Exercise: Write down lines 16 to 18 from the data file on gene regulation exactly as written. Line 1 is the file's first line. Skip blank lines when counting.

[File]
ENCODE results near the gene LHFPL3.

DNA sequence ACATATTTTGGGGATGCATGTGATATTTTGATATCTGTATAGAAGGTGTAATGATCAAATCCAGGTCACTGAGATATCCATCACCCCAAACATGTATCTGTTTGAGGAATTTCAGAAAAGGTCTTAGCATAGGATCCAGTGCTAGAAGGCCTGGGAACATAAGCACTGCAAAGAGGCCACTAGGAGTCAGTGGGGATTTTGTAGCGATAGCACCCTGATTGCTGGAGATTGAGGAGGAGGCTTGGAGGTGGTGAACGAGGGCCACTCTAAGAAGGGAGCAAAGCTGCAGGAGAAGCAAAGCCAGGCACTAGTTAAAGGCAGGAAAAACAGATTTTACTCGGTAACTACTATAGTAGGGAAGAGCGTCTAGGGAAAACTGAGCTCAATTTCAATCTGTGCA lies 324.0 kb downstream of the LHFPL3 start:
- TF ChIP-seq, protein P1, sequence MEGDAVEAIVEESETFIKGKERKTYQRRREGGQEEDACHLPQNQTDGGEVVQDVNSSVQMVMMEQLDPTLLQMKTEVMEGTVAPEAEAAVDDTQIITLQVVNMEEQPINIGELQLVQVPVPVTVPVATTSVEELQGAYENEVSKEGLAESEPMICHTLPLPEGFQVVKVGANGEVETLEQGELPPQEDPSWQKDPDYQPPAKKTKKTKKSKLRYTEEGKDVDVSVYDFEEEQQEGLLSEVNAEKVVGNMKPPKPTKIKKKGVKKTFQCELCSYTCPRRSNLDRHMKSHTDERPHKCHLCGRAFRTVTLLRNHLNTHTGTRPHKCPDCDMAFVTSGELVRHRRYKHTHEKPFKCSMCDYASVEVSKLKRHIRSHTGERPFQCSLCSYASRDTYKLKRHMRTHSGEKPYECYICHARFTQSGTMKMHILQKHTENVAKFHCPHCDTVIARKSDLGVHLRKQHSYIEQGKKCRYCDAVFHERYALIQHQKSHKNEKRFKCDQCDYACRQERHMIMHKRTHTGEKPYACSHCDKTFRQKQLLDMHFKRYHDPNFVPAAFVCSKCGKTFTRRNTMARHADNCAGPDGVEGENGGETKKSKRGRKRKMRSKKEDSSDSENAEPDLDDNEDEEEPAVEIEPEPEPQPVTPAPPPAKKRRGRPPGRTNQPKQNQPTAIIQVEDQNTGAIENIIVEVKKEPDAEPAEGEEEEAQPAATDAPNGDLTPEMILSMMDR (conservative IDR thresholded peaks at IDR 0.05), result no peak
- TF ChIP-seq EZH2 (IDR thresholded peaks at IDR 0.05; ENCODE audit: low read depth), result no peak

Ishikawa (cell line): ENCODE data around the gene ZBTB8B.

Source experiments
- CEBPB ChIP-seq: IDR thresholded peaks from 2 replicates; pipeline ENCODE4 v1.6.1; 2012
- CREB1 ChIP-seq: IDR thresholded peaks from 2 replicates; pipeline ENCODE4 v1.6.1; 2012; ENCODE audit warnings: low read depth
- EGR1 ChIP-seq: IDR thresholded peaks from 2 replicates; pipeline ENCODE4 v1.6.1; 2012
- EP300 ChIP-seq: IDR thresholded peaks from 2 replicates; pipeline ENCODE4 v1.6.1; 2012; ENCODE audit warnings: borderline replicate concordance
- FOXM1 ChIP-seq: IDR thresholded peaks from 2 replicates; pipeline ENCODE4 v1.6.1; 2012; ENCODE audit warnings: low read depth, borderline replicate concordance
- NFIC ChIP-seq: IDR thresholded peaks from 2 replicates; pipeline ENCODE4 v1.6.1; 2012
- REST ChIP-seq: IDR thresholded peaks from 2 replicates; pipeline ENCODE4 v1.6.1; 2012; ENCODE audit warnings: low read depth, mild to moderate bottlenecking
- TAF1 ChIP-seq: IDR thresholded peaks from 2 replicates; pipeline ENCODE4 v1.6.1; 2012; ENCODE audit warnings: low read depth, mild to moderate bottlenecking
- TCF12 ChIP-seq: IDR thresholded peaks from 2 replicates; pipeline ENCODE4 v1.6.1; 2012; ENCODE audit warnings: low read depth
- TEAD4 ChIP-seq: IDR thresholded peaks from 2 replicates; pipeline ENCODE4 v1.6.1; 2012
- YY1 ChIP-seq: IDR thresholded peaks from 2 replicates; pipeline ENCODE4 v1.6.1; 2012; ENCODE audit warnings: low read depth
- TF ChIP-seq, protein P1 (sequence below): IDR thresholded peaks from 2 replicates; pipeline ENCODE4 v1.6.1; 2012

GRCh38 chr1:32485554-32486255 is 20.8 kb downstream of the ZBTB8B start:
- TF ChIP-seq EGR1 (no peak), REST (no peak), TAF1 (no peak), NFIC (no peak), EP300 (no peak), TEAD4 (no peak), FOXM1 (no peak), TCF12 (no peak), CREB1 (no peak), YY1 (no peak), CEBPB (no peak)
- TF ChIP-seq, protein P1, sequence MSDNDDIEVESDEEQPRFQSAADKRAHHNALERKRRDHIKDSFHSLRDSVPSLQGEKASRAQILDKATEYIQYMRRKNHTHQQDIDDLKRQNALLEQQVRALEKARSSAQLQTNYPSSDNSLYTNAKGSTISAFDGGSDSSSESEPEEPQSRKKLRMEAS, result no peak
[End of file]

- TEAD4 ChIP-seq: IDR thresholded peaks from 2 replicates; pipeline ENCODE4 v1.6.1; 2012
- YY1 ChIP-seq: IDR thresholded peaks from 2 replicates; pipeline ENCODE4 v1.6.1; 2012; ENCODE audit warnings: low read depth
- TF ChIP-seq, protein P1 (sequence below): IDR thresholded peaks from 2 replicates; pipeline ENCODE4 v1.6.1; 2012